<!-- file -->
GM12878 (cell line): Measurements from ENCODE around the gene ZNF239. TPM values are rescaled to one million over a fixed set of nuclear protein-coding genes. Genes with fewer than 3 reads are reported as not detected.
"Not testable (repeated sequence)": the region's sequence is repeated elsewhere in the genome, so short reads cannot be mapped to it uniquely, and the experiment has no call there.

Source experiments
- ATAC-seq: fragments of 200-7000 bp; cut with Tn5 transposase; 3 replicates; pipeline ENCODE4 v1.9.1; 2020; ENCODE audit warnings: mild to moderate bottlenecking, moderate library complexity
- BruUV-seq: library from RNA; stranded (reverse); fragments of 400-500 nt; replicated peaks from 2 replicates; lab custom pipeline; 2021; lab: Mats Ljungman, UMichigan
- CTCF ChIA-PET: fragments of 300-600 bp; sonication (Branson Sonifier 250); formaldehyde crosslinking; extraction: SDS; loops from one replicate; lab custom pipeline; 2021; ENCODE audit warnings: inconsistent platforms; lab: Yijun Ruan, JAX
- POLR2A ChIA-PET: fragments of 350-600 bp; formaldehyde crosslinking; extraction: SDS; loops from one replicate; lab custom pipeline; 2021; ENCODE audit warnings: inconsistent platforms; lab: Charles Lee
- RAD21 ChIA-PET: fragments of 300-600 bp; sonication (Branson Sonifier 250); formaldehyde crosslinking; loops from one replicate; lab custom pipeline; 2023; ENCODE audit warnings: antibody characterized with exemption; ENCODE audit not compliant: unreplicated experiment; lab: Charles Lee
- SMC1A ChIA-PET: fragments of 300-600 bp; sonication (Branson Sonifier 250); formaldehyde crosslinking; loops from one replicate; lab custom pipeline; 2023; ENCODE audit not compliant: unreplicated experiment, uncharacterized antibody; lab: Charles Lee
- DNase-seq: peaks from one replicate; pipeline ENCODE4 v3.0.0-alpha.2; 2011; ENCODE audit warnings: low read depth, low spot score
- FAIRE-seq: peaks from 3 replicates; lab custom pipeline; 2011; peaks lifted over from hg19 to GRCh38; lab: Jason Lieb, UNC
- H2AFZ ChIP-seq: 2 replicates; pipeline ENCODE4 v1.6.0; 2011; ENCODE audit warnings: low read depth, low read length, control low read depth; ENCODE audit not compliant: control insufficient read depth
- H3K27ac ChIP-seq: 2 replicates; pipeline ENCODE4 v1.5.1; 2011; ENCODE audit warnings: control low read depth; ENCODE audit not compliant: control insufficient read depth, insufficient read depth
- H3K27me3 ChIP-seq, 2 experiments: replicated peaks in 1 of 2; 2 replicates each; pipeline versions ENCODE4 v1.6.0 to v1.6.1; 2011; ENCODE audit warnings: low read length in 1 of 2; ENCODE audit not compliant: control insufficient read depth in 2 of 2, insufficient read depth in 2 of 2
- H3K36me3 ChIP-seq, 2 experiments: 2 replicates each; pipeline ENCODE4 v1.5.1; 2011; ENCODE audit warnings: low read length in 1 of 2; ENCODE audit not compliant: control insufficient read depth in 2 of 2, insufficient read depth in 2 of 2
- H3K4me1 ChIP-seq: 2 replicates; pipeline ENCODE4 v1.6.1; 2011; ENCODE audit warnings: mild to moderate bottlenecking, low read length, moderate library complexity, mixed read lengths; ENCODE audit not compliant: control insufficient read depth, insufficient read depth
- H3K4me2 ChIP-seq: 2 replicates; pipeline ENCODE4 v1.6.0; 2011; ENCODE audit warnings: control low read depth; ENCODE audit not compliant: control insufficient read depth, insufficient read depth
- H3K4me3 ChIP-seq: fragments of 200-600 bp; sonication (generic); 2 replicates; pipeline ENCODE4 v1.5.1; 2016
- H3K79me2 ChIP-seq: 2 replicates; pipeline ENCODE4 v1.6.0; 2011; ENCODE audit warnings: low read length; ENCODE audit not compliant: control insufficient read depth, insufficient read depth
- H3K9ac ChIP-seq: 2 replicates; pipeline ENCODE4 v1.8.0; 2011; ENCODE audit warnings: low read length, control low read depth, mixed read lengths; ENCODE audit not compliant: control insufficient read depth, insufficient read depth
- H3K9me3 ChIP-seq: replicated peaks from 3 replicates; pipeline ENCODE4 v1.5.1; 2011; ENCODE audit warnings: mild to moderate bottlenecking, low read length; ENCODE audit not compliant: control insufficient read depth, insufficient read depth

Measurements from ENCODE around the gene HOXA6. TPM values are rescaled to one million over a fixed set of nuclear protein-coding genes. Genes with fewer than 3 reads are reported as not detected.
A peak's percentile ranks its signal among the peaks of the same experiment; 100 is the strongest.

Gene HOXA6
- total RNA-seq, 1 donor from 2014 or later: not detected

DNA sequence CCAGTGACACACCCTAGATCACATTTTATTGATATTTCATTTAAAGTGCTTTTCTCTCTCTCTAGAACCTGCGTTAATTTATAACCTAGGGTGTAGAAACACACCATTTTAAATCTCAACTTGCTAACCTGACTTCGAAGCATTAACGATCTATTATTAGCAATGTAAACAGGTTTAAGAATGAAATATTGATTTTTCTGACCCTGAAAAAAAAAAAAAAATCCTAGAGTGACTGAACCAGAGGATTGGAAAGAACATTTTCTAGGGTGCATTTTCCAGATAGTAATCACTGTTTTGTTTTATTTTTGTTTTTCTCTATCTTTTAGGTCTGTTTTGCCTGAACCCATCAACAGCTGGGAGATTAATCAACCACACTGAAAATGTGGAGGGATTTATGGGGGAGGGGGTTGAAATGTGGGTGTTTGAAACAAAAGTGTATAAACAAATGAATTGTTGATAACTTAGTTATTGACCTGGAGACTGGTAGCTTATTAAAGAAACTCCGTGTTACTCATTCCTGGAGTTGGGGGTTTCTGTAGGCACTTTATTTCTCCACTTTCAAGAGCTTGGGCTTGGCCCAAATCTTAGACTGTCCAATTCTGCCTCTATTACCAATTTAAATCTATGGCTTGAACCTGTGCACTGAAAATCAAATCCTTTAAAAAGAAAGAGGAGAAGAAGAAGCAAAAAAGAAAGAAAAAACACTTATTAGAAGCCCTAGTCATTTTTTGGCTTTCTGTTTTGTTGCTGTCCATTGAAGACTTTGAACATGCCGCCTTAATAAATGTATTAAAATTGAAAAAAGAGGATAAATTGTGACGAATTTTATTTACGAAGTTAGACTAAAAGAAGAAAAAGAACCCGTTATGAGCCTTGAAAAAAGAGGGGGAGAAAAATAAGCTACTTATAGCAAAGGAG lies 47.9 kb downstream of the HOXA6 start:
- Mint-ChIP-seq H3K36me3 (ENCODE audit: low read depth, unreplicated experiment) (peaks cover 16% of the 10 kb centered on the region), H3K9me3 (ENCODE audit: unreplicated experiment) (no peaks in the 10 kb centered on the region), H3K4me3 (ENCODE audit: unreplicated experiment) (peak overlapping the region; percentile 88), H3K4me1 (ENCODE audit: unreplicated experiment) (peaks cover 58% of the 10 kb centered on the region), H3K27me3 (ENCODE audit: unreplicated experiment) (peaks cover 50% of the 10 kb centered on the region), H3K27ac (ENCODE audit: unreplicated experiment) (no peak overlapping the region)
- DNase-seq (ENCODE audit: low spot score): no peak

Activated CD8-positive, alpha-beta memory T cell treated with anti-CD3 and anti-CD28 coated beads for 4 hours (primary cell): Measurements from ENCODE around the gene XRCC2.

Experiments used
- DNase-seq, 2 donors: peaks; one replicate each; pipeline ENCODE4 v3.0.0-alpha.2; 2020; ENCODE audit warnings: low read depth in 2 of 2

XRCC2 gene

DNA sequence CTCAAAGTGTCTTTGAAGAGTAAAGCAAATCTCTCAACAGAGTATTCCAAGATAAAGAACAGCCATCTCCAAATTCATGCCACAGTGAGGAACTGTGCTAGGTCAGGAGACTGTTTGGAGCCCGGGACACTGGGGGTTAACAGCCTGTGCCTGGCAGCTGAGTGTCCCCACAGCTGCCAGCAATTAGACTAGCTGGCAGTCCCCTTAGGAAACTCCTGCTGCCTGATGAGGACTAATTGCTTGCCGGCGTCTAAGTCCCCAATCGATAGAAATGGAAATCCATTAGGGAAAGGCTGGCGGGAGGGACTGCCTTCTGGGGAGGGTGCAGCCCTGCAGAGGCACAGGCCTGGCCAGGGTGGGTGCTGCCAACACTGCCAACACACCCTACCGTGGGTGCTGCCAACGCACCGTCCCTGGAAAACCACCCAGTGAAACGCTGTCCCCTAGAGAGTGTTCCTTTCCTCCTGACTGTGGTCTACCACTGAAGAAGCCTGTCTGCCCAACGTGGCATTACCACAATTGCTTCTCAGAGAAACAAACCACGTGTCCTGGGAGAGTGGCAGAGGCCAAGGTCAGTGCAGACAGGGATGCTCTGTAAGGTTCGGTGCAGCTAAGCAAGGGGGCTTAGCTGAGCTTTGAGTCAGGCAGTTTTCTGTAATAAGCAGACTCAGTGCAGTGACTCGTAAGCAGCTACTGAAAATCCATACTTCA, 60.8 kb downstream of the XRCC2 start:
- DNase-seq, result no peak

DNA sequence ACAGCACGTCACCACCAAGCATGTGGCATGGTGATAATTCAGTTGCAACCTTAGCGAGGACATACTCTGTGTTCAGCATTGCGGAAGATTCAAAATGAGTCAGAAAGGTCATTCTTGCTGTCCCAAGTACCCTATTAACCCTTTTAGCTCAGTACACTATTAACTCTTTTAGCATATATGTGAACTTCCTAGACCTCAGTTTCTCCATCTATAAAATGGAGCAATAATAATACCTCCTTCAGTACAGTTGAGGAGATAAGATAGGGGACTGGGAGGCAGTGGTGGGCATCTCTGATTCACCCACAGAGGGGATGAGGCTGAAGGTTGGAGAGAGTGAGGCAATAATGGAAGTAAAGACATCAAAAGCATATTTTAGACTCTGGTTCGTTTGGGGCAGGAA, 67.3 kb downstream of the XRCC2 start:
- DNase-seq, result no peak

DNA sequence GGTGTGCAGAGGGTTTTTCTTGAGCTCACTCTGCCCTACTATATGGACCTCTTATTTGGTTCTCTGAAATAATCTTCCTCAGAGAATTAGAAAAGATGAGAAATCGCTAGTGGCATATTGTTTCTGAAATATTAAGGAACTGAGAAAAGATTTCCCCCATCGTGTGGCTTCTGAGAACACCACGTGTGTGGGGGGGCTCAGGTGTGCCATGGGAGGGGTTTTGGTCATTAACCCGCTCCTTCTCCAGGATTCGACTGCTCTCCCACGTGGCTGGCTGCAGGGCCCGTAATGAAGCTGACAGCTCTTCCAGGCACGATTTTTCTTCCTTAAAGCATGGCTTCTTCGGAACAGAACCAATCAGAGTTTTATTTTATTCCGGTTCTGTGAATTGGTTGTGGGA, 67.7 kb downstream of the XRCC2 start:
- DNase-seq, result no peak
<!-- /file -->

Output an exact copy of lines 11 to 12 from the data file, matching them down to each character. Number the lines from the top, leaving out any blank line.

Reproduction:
- FAIRE-seq: peaks from 3 replicates; lab custom pipeline; 2011; peaks lifted over from hg19 to GRCh38; lab: Jason Lieb, UNC
- H2AFZ ChIP-seq: 2 replicates; pipeline ENCODE4 v1.6.0; 2011; ENCODE audit warnings: low read depth, low read length, control low read depth; ENCODE audit not compliant: control insufficient read depth